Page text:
With the pandemic overshadowing our daily lives, you might assume that the doctors who work in an ICU primarily see patients with COVID-19. Of course, that type of care has made up much of clinicians’ regular activity since the arrival of the new coronavirus.
However, Dr. Chitra Safaya, a board-certified infectious disease and internal medicine physician with Sharp Grossmont Hospital, says that, unfortunately, the pandemic didn’t halt the other types of conditions she’s also there to treat.
“My day involves seeing a large variety of interesting and challenging cases,” Dr. Safaya says. “I see critical ICU patients in septic shock, fever in immunocompromised patients, those with COVID-19, infected wounds, the list goes on. I also provide input to antimicrobial stewardship and infection control committees.”
It’s all in a day’s work for one of Sharp’s health care heroes on the COVID-19 front lines.
Born and raised in New Delhi, India, Dr. Safaya was always attracted to medicine, though both of her parents are attorneys. “Living in a developing country, I realized that public health and prevention of disease were the key to a healthy society,” she says.
She moved to the U.S. in 2006 to pursue a master’s degree in public health and later completed her internal medicine residency and infectious disease fellowship at Mount Sinai Hospital in Chicago. Over the past decade, she and other experts in the field have carefully tracked the SARS and MERS epidemics, which enabled them to recognize that the emergence of the novel coronavirus could be equally disruptive to the medical field and health of the general population.
Preparing and caring for patients with COVID-19
“As more information became available regarding the severity and ease of transmission of this novel virus, we realized that it could very well become the pandemic of modern times,” Dr. Safaya says. “There was a lot of fear stemming from lack of information about the disease transmission and the lack of treatment modalities available.”
However, with time and practice, Dr. Safaya shares that the medical community is now in a much better position to manage COVID-19 cases due to clinical trials, which have demonstrated promising results with IV antiviral medications, such as remdesivir, and steroids. Furthermore, the mode of transmission of the novel coronavirus is much clearer, as is the need for protective gear for health care workers and the public.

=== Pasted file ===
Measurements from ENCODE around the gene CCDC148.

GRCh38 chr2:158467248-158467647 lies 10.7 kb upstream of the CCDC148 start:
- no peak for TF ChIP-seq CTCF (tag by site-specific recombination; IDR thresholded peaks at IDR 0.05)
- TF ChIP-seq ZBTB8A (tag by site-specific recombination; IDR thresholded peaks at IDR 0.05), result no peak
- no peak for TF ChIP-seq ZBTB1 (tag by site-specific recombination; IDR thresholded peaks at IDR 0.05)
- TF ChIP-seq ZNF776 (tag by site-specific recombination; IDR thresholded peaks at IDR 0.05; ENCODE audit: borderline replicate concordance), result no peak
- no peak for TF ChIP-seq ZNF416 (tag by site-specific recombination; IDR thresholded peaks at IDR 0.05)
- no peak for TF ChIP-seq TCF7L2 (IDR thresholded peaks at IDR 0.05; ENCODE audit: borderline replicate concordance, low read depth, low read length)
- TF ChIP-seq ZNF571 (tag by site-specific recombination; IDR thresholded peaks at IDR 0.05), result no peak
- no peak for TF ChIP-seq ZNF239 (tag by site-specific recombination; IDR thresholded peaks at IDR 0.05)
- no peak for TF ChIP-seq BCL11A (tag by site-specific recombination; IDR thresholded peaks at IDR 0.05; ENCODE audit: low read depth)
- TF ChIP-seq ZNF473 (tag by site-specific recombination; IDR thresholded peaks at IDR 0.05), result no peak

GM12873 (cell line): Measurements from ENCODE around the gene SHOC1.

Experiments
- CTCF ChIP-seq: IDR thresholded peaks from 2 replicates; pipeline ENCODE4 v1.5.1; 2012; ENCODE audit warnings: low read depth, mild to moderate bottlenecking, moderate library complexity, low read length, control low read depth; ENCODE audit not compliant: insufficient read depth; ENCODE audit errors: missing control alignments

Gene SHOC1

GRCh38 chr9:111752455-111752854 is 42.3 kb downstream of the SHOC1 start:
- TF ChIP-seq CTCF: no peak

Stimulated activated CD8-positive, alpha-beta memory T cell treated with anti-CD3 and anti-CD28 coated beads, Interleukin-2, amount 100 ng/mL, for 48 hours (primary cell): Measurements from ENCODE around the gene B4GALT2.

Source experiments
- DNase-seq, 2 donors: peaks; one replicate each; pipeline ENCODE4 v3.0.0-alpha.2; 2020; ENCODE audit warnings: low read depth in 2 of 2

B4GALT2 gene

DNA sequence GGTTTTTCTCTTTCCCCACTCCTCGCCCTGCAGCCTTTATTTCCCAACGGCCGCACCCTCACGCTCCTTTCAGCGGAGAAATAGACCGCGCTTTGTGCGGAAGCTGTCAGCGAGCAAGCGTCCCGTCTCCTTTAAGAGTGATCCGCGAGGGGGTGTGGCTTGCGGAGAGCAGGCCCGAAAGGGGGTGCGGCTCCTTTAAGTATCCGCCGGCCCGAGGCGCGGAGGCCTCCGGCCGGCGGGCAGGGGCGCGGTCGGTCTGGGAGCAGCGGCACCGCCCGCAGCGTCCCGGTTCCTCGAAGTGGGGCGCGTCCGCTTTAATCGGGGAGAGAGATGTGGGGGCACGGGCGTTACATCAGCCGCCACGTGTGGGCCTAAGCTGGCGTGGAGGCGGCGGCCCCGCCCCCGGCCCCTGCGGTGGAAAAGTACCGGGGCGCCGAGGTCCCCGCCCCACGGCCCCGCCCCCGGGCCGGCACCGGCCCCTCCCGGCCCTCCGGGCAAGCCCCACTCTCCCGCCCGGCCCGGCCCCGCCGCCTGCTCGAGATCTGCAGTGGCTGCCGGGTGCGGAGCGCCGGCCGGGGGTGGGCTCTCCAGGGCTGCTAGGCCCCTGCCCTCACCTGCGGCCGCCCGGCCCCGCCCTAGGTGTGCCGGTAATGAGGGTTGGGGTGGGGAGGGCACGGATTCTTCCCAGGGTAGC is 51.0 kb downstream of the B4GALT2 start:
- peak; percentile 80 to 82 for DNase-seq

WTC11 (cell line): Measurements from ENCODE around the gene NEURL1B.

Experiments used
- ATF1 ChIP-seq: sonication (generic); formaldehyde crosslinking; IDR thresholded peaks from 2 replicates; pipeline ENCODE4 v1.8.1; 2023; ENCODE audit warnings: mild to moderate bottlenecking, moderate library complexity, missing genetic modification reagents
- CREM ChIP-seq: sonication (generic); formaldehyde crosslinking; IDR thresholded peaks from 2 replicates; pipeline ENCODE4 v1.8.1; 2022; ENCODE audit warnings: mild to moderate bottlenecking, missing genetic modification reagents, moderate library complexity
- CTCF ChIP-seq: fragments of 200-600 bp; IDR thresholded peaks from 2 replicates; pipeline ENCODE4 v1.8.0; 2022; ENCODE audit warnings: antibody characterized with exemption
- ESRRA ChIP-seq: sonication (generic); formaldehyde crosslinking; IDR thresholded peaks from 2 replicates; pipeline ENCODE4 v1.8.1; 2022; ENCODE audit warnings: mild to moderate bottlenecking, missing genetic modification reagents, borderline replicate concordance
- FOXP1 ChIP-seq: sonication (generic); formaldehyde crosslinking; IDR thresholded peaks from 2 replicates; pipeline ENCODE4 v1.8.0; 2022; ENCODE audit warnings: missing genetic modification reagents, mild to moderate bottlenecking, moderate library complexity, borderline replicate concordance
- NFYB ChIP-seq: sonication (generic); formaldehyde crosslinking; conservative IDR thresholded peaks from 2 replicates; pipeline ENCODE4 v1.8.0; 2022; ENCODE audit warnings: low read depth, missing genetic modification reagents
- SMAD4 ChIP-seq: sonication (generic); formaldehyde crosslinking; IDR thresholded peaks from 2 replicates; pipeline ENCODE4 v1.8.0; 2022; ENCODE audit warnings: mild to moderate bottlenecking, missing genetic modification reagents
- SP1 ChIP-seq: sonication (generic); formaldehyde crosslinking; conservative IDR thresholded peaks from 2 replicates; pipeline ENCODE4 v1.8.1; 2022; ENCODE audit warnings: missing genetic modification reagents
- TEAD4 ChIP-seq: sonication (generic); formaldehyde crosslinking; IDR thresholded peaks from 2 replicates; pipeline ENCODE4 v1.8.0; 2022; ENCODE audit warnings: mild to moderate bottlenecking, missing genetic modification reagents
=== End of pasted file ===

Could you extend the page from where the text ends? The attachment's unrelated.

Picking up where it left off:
Nevertheless, the continued spread of the coronavirus that causes COVID-19 and the constant care for the patients who have it can be emotionally and physically exhausting for health care providers like Dr. Safaya.
“Our day starts with hoping for the best and preparing for the worst,” she says. “My personal stress busters are my two little boys who never fail to bring a smile to my face. They help to recharge my energy so that I can tackle all the challenges of this pandemic on a daily basis.”
Dr. Safaya also credits her exceptional colleagues at Sharp Grossmont Hospital. From the doctors and nurses, to respiratory therapists and administrators, each person involved helps Dr. Safaya feel prepared every day to manage the challenges COVID-19 has brought.
“I am very grateful to be surrounded by doctors who have been working nonstop since the start of the pandemic,” she says. “Our excellent nurses and respiratory therapists in the COVID units tirelessly work every day and still have a smile on their face; our hospital administrators have provided us with the necessary infrastructure and PPE; and my fellow colleagues continue to share both resources and knowledge to tackle this pandemic head-on.”
Curbing the spread with community participation
However, Dr. Safaya is clear that it takes the cooperation of everyone — health care providers and community members alike — to effectively move past the pandemic. Having seen patients of all ages —both with and without preexisting conditions — transmit and recover from COVID-19, she encourages everyone to continue to be diligent about preventing its spread.
“COVID-19 doesn’t spare anybody,” Dr. Safaya says. “We have seen the whole spectrum of patients, from young, healthy people to older adults with multiple comorbid conditions. It is heartbreaking for families to not be able to see their loved ones, especially at the end of life. I strongly urge everyone to take simple precautions to slow the spread by masking, following hand hygiene and practicing safe physical distancing. We all are in this together.”